March 3 FT Chip leadership, Ant resists PBoC demands, Rare Earth, Gold, Inflation target

03 Mar

MARKETs At 1:45pm HK time 
Nikkei opened higher and tested higher on good PMI data but then sold down into the red mid morning and traded around Tuesday’s closing level before rebounding into the green after 11am. PM traded sideways between 29,500/450 before rallying just after 2pm to the day high 29,520 before easing back. Currently +124pts (+0.4%) @ 29,532
Topix Opened higher but has spend most of the day trading around yesterday’s closing level. Around 2pm rallied to 1,900 level but has eased back currently +6pts (+0.3%)@ 1,900
Services PMI Feb 46.3 vs 46.1 Jan (F/cast was 45.8)
Composite PMI Feb 48.2 vs 47.1 Jan (F/cast was 47.6)
Kosdaq opened lower but initially rallied to 928 and then tested higher before reversing to 922 after which it worked higher in choppy trading Currently +7pts (+0.7%) @ 930
Kospi traded in a similar patten currently +30pts (+1%) @ 3,075.
Opened slightly higher dipped into the red in early trading but the worked higher for the rest of the session; currently +265pts (+1.7%) @ 16,211.Positive data after good data and local earnings.
CSI 300 opened lower but worked higher helped bu in-line Caixin data, although again showing the growth is slowing. Hit 5,415 going into lunch. PM has traded sideways around that level Currently +84pts (+1.6%) @ 5,434
Caixin Services PMI Feb 51.5 vs 52 Jan (F/cast was 51.7)
Caixin Composite PMI Feb 51.7 vs 52.2 Jan (F/cast was 51.9)
Opened @ 29,249 +154pts vs + 124pts ADR’s. Some initial margin call selling again but then worked higher with resistance around 29,685 in the morning and then trading sideways. Currently +586pts (+2%) @ 29,687. Banks seeing interest after the Bank regulators comments yesterday; suggests that Govt will seek to resolve the countries debt issues.
Pre Market Feb PMI 50 vs 47.8 Jan (F/cast 48)
Due after market Retail Sales Jan (Dec was -14% F/cast is -6%)
Expect markets to open higher following the trend in Asia. UK budget will be watched carefully
London’s FTSE is seen opening 26 points higher at 6,651, Germany’s DAX 31 points higher at 14,076, France’s CAC 40 up 19 points at 5,830 and Italy’s FTSE MIB 93 points higher at 23,164, according to IG.
Data due
EUROZONE Services and Composite PMI, PPI
GERMANY Services and Composite PMI
FRANCE Services and Composite PMI
UK Services and Composite PMI, Budget Speech
Earnings from Vivendi, Stellantis, Prudential and Persimmon
US Futures 
Opened higher in Asia and have risen Dow +122pts, S&P and NDX both positive.
AHEAD MBA Mortgage Applications and 30 yr Mortgage Rate, ADP Employment Change, Services and Composite PMI, ISM Non Manufacturing Data (PMI, New Orders, Business Activity, Prices, Employment), EIA Gasoline and Crude Stocks changes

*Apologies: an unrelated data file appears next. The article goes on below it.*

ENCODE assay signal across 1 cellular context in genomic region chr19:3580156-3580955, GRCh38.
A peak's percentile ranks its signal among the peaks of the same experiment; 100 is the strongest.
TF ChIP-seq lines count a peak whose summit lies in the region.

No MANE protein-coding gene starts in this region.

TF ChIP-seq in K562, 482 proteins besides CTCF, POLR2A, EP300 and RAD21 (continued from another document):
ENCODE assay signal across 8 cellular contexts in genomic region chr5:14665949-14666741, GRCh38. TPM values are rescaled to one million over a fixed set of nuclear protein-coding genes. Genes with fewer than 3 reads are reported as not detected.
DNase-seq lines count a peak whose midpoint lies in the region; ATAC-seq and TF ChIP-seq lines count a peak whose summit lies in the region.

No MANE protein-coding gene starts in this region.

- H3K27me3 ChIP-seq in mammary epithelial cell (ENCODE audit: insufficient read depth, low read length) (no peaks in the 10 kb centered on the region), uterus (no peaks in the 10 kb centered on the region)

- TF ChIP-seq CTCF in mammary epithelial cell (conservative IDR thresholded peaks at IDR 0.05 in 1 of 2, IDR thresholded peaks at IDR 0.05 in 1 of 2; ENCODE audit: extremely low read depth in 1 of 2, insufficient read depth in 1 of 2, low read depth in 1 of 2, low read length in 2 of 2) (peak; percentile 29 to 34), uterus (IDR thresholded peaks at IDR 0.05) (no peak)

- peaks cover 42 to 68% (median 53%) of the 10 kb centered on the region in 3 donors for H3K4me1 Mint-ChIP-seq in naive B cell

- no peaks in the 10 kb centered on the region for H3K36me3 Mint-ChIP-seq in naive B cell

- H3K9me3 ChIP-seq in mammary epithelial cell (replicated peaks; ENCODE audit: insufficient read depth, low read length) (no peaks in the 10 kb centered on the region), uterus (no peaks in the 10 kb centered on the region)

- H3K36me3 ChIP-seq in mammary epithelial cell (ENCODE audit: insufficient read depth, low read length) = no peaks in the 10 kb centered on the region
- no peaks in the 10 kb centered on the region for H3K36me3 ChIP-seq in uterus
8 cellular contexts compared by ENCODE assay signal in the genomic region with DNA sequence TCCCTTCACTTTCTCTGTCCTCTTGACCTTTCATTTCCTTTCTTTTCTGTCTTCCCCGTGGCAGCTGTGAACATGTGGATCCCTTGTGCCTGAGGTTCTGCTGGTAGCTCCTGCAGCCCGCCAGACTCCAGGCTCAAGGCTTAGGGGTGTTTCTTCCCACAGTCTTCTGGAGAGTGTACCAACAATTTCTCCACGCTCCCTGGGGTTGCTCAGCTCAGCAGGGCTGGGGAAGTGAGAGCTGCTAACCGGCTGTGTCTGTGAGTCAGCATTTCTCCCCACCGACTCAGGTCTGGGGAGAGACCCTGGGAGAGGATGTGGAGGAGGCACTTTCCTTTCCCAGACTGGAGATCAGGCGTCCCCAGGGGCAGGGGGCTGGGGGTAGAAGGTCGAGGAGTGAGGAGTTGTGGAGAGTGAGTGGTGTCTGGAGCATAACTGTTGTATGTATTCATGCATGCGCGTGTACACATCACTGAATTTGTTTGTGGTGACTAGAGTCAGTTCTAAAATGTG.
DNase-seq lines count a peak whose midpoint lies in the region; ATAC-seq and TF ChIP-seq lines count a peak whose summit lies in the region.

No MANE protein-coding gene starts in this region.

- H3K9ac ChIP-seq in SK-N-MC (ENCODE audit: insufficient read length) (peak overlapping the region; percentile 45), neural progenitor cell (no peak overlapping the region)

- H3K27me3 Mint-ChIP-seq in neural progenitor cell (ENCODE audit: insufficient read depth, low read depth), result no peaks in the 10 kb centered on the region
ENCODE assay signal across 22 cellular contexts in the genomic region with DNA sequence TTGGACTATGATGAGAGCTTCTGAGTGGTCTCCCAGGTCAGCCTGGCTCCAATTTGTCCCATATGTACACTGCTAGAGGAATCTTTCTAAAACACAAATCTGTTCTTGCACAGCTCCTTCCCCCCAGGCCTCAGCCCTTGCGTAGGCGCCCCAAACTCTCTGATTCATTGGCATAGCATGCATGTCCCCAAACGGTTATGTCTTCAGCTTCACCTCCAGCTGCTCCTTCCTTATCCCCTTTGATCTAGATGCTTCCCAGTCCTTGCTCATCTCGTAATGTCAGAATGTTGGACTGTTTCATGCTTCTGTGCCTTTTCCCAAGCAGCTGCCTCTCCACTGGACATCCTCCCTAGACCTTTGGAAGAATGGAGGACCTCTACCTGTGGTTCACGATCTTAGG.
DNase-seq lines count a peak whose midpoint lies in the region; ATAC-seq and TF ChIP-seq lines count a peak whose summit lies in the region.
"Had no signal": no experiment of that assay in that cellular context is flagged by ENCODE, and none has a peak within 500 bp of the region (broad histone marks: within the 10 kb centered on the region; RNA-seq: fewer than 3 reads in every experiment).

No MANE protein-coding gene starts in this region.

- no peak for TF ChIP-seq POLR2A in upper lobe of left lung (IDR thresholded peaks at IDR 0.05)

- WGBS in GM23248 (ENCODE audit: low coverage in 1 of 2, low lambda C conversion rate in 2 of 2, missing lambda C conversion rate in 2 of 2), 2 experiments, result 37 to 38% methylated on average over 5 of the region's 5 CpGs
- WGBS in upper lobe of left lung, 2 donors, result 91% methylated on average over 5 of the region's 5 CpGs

Earnings: Wendy’s, Dollar Tree, Brown-Forman, Vivendi, Splunk, Marvell Tech, Snowflake, Vroom, American Eagle Outfitters

FT Front Page
Ghosn suspects arrive in Japan. Could face up to three years in jail and have already claimed they will not get a fair trail. The spotlight has been off the Japanese legal system for a while, so they might be right.  
See also Japan arrests father and son accused of helping Ghosn flee (page 4)
Greensill Bank in hands of German watchdog as parent seeks rescue
BaFin oversees day-to-day activities • Sales of assets explored • $4.6bn of loans in play. For some background see Market Thinking’s piece from yesterday. is that CS has suspended $10bn of funds linked to the supply chain finance firm.It had tried to get an injection to prevent its insurers from pulling coverage of the loans and it trying to invoke ’safe harbour’ protection in Australia; which would shield the directors from personal liability.  At the same time its talking to Appolo Global Management about a rescue deal.Critics of the supply chain finance say it can be used to disguise mounting corporate borrowings.  Fans say it helps small companies get paid quicker.
More detail in the Company & Markets section Greensill crisis lifts lid on danger and controversy in supply chain finance. Also LEX Greensill/Credit Suisse: finance dance

UK urged to use post-Brexit flexibility to liberalise IPO rules and court Spacs Looks at potential changes to financial services to allow more liberal rules for better international competitiveness. Nice quote from Lord Hill; The proposals, Hill added, were “not about opening a gap between us and other centres by proposing radical new departures to try to seize a competitive advantage . . . they are about closing a gap which has already opened up”.I was talking on Bloomberg this morning about this; key is that companies want to list on exchanges with other similar companies.  For investors it means doing due diligence is easier because the listing rules and political risks are the same.  So New York has done well with Tech because of the vibrant Nasdaq market.  London will need to find its niche.  But also needs to note that Spac’s are not the answer for every company and the rules need to be carefully considered to protect all investors.

US and EU impose sanctions over Navalny (Page 2)
Washington targets head of spy agency and two senior Putin advisers